Slip Opinions Home
Page | Keyword | Case | Docket | Date: Filed / Added |    Download WordPerfect version (16746 bytes)     Download RTF version (10610 bytes)




Petitioner - Appellant,


DISTRICT ATTORNEY, ARAPAHOE COUNTY; KEN SALAZAR, Attorney General of the State of Colorado,

Respondents - Appellees.

No. 05-1435

(D. Colorado)

(D.Ct. No. 04-CV-1520-WDM-PAC)





Before HENRY, BRISCOE, and O'BRIEN, Circuit Judges.

After examining the briefs and appellate record, this panel has determined unanimously that oral argument would not materially assist the determination of this appeal. See Fed. R. App. P. 34(a)(2); 10th Cir. R. 34.1(G). The case is therefore ordered submitted without oral argument.

Kevin L. McKinney, a state prisoner proceeding pro se,(*) seeks a certificate of appealability (COA) to allow him to appeal from the district court's order denying his habeas corpus petition under 28 U.S.C. § 2254. See 28 U.S.C. § 2253(c)(1)(A). Because we conclude McKinney has failed to make "a substantial showing of the denial of a constitutional right," we deny his request for a COA and dismiss his application. 28 U.S.C. § 2253(c)(2).

McKinney was convicted following a jury trial of multiple counts stemming from a 1999 armed robbery of a grocery store in Arapahoe County, Colorado.(2) He was sentenced to 216 years imprisonment. The Colorado Court of Appeals affirmed his conviction and the Colorado Supreme Court denied certiorari. McKinney then filed a habeas corpus petition in the United States District Court for the District of Colorado, alleging a due process violation because he was convicted on evidence seized as the result of an illegal vehicle stop. The district court referred the matter to a magistrate judge, who recommended the petition be denied because McKinney had a full and fair opportunity to litigate his claim in state court, and as a result, the court was precluded from considering the matter. After reviewing McKinney's objections, the district court adopted the magistrate judge's recommendation and denied the petition. The district court also denied McKinney's application for a COA and his motion to proceed in forma pauperis.

A COA is a jurisdictional pre-requisite to our review. Miller-El v. Cockrell, 537 U.S. 322, 336 (2003). This court can issue a COA "only if the applicant has made a substantial showing of the denial of a constitutional right." 28 U.S.C. § 2253(c)(2). Where, as here, the district court has rejected the constitutional claims on the merits, "[t]he petitioner must demonstrate that reasonable jurists would find the district court's assessment of the constitutional claims debatable or wrong." Slack v. McDaniel, 529 U.S. 473, 484 (2000).

The district court found the Supreme Court's decision in Stone v. Powell barred McKinney's claim. 428 U.S. 465 (1976). In Stone, the Court held that "where the State has provided an opportunity for full and fair litigation of a Fourth Amendment claim, the Constitution does not require that a state prisoner be granted federal habeas corpus relief on the ground that evidence obtained in an unconstitutional search or seizure was introduced at his trial." Id. at 481-82. In Gamble v. Oklahoma, we held such opportunity "includes, but is not limited to, the procedural opportunity to raise or otherwise present a Fourth Amendment claim," a full and fair evidentiary hearing and "recognition and at least colorable application of the correct Fourth Amendment constitutional standards." 583 F.2d 1161, 1165 (10th Cir. 1978).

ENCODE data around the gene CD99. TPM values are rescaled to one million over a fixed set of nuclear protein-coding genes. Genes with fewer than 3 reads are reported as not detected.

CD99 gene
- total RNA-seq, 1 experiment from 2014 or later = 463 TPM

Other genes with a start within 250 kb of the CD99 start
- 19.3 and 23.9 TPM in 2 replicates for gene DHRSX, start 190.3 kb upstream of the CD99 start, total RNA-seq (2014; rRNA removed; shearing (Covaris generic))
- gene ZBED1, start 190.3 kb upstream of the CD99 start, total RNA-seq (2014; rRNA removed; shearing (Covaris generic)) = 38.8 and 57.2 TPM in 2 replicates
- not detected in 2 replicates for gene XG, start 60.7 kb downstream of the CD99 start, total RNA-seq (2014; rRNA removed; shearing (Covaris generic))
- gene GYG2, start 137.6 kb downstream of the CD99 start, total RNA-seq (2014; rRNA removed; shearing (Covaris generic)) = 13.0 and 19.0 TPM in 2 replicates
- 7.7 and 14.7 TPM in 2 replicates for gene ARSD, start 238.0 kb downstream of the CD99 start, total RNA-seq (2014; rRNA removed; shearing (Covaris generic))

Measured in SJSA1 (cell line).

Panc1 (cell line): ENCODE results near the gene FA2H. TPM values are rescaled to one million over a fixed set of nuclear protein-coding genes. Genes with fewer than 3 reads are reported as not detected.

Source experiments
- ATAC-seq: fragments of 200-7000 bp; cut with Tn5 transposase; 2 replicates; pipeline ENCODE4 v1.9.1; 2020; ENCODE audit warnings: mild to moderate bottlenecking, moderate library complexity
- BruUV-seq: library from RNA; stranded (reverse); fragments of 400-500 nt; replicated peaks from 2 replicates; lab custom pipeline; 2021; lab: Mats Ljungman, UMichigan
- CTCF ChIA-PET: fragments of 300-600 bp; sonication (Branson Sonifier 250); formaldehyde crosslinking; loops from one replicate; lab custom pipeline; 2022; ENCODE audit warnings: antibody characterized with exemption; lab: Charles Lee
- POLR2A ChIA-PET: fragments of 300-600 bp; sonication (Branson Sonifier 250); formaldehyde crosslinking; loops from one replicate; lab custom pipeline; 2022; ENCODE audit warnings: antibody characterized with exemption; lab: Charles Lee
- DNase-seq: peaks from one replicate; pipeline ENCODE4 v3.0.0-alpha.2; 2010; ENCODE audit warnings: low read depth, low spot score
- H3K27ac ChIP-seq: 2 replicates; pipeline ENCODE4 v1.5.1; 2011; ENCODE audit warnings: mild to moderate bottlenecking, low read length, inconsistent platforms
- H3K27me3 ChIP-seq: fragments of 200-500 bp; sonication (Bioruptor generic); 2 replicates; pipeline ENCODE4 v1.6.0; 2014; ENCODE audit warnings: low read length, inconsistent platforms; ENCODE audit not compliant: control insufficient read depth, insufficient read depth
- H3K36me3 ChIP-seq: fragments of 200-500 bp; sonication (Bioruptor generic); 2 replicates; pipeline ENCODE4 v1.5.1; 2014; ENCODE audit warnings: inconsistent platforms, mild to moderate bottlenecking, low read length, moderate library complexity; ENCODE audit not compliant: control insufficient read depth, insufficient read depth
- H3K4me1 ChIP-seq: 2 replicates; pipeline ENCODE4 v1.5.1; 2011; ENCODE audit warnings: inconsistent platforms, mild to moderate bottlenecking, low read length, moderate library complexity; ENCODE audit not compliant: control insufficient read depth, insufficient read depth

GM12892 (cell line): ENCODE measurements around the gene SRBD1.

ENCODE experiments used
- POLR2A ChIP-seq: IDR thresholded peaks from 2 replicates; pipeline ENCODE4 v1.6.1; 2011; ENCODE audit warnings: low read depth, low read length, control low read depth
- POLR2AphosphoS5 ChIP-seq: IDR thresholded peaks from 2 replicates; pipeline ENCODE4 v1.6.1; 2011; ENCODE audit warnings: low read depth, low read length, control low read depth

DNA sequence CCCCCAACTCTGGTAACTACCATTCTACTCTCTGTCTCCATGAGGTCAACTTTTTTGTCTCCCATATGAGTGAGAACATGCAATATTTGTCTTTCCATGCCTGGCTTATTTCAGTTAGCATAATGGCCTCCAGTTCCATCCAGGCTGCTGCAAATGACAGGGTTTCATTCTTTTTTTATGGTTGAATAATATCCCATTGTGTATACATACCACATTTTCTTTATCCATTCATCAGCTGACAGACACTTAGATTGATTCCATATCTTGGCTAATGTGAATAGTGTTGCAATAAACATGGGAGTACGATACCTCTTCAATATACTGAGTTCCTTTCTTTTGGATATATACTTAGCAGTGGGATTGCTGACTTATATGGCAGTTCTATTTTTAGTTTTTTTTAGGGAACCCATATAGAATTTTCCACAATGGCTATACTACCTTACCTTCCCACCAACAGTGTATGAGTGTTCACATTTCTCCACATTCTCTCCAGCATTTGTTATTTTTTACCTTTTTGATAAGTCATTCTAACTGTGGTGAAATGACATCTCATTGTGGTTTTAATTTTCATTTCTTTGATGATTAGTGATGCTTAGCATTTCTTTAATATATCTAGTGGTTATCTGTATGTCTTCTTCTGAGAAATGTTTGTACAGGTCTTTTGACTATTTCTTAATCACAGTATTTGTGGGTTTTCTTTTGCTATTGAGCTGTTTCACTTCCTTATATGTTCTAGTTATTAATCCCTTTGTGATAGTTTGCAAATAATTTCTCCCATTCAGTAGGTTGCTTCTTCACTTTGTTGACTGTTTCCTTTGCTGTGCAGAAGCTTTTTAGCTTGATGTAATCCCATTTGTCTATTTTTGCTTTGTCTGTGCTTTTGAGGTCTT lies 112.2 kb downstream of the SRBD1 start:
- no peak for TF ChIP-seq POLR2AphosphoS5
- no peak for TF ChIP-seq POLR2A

In this case, McKinney filed a pretrial motion to suppress, raising the issue of whether there was probable cause to stop the vehicle in which he was a passenger. The trial court held an evidentiary hearing, during which several police officers testified. The trial court ruled there was probable cause to arrest McKinney and denied the suppression motion. The Colorado Court of Appeals upheld the trial court's ruling, finding "the combination of facts known to all officers involved provided a sufficient basis for the investigatory stop and subsequent arrest and search." People v. McKinney, No. 00-CA-1388, slip op. at 5 (Colo. Ct. App. Jan. 17, 2002). The record clearly demonstrates McKinney had multiple opportunities to fully and fairly litigate his Fourth Amendment claim, and the state courts applied the correct constitutional standards in ruling on the issue.

McKinney has failed to show that reasonable jurists would find the district court's assessment of his constitutional claims debatable or wrong. Accordingly, McKinney's request for a COA is DENIED and his application is DISMISSED. In addition, we agree with the district court that McKinney has not presented a reasoned, nonfrivolous argument on appeal, and thus this appeal is not taken in good faith. See 28 U.S.C. § 1915(a)(3). McKinney's motion to proceed in forma pauperis is DENIED. McKinney is directed to remit the full amount of the filing fee within twenty days.

Entered by the Court:

Terrence L. O'Brien

United States Circuit Judge

Click footnote number to return to corresponding location in the text.

*. We construe pro se pleadings liberally. Ledbetter v. City of Topeka, Kan., 318 F.3d 1183, 1187 (10th Cir. 2003).

2. McKinney was convicted of attempted first degree murder after deliberation, conspiracy to commit attempted first degree murder after deliberation, second degree kidnaping, two counts of second degree assault, two counts of aggravated robbery, conspiracy to commit aggravated robbery and first degree assault.

Slip Opinions Home
Page | Keyword | Case | Docket | Date: Filed / Added |    Download WordPerfect version (16746 bytes)     Download RTF version (10610 bytes)
Comments to: WebMaster, ca10 [at]
Updated: August 2, 2006.
HTML markup © 2006, Washburn University School of Law.